App Store Reviews

Maybe it’s just because I’m a software developer, but it just about makes me cry when I see great apps with terrible reviews simply because the owners that own the app are trying to make a living. If you don’t like how much someone is charging for something at a restaurant, the proper response is to get something cheap and get out or don’t eat there. Those are your options. You don’t give it a one star review in Yelp for its pricing alone, do you?

If you download a freemium app, do yourself a favor and “read the menu”. It’s that little section down at the bottom of the app page that tells you what In-App purchases there are. If you don’t like those prices, find a different app.

App Store reviews should be for telling the developers and the rest of the world that the app works really or doesn’t. An app that performs really well that costs a lot shouldn’t be penalized for the owner’s decision to charge whatever they feel is fair. Find another medium to express your dissatisfaction with the pricing model. If the owner wants to put himself out of business by charging too much, that’s his prerogative. He or she will adjust based on simple supply and demand. Remember economics 101?

Why I Love WealthFront

In the past I’ve been a TastyTrader. While I whole-heartedly agree with and would continue to trade this way given different circumstances, my account is simply not large enough to get ahead of the ridiculously cheap fees. When most online brokers charge at least $5 per trade, TD Ameritrade has graciously provide fees at $1.50 per contract. For a typical vertical spread this means a total of $6. $3 to open the position, and $3 to exit the position. Not too bad as it’s about half if not more than what everyone else is charging. The trouble is that with a “tasty bite” sized account, you just can’t get ahead. If a position go against you, then you lose money. If a position goes for you, you’re basically making peanuts on the dollar as each $15 win actually amounts to about $8.5. Additionally with a tasty bite account, you’re limited in capital. So not only do you make very little, that very little can only be made every so often because you’re limited to how many positions you can open. You can’t open 30 positions that tie up $400 of your capital unless you have enough capital to cover yourself. Even if you can open enough positions, you don’t get $8.5 all up front. You might have to wait many days or weeks if it’s a winning trade.

That said, with a bigger account1, it’s an unbelievably methodical and profitable way to trade options. If you can remove the emotion from it and not treat it like gambling (which can be very easy to do when you get into the statistics of all it), then it’s a winning strategy to stay small and make calculated decisions that will grow your money.

Which brings me to why I love WealthFront. Use that link and you’ll get an additional $5k managed for free. With a smaller account, in my mind, this is the only way to win. Automatically rebalanced, tax-loss harvested, and low fees chargef for ETFs all speak volumes about how WealthFront is committed to the individual investor as well. Rule #1 in investing is “Don’t Lose Money”. Benjamin Graham, Warren Buffet, and their contemporaries all follow this main principal. If you lose money, then the effort your money has to exert to gain it back is far greater than simply getting a decent return. Let’s say you have $100 to invest. A 5% return on your $100 equals $105, right? Now let’s say you lose $10 out of your $100, and now you have $90. What’s the rate of return you’d have to get back to that same $105? 16.67% ! Which sucks. That’s more than triple the rate of return if you hadn’t lost any money.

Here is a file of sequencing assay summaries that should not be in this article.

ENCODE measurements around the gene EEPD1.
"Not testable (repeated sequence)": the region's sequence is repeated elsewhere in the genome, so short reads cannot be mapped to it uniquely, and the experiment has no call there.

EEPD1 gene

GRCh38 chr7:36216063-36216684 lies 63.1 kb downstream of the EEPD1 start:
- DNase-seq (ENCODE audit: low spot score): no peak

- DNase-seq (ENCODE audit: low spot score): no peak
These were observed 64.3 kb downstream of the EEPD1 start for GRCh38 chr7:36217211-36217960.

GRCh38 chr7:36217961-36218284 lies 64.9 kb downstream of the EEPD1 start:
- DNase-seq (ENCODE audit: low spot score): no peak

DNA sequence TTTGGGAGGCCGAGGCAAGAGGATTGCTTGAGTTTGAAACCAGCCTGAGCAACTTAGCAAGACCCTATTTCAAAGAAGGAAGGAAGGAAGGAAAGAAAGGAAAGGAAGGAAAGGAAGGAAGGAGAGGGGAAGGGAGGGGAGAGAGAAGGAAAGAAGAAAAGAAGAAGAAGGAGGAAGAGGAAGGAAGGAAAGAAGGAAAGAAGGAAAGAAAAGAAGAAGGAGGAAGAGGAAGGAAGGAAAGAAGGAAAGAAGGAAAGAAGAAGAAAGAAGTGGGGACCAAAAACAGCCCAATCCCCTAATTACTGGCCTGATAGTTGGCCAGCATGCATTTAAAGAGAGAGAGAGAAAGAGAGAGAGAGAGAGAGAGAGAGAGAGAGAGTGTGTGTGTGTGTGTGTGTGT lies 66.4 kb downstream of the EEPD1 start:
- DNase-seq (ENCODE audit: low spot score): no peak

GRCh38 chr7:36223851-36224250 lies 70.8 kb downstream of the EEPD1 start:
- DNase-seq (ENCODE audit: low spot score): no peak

So, what is an investor to do? Let some great software do all the thinking for you. I’m not saying you’ll never lose money at WealthFront or similar companies, and I’m just some guy on the internet making a case for what I use. I’m not an expert, but for my peace of mind, at this particular juncture in my life, taking a very mentally taxing set of ongoing financial decisions out of my brain is totally worth it.

Referral link if you want to give both of us an extra $5k managed for free:

Non-referral link if you don’t care:

  1. Currently, there is a Federal restriction that only allows certain types of margin and leverage for accounts that have a balance greater than $25k. 

A New Project

Based on my last post, I was building out a sub-domain for some more professional posts that are full of computer nerdery. I’ve always been one to tinker, deconstruct, reconstruct, and sometimes blow up things in order to figure out how they work. My very patient wife has taught me that people are not the same as computers and other complex physical objects…

That being said, anything technical is now posting elsewhere. I have a handful of items posted already, but consider it a working portfolio of sorts. There were some programming languages and frameworks that I wanted to use and learn more about, so this is demonstration of that skill set. The top level domain here will be mostly for family related stuff going forward.

Janki Method

Jack Kinsella on learning a programming language with a spaced repetition system:

Knowing thousands of commands saves time otherwise spent looking up reference materials. You instantly recall previous solutions when faced with a problem, and dozen of possibilities spring to mind when architecting a system. You will read other people’s code rapidly, confident in your understanding. The closest analogy is fluency in a natural language. You will speak code.

I’ve started applying this with all of my current work. Some of those finicky GIT commands and SQL syntax have already been committed to long term memory. I’ve used Anki before with language learning, but sort of fell of the band wagon. This is by far the best method for learning anything for the long haul. The commitment to daily review is the tricky part, though.


Let’s Encrypt!

If you haven’t see this already and you own a domain, then it’s time. Encryption is important and it needs to be everywhere. This only took me a mere thirty minutes to setup on two domains.


Netflix to revamp video streaming tech

Jeff Morganteen on Netflix:

Netflix uses about a third of all internet data in North America at certain times, according to the trade publication.

This is pretty insane. At certain times 1/3 of all internet traffic is hitting a Netflix server. Evidently, if you want to influence North America just have a bunch of stuff on Netflix…


A Little Experiment Results

The iPhone/Blackberry experiment is over. I went from Monday morning until about Friday afternoon with no iPhone. I turned it on maybe twice to get some information that wasn’t available anywhere else and promptly turned it back off. As promised here are some thoughts on the week.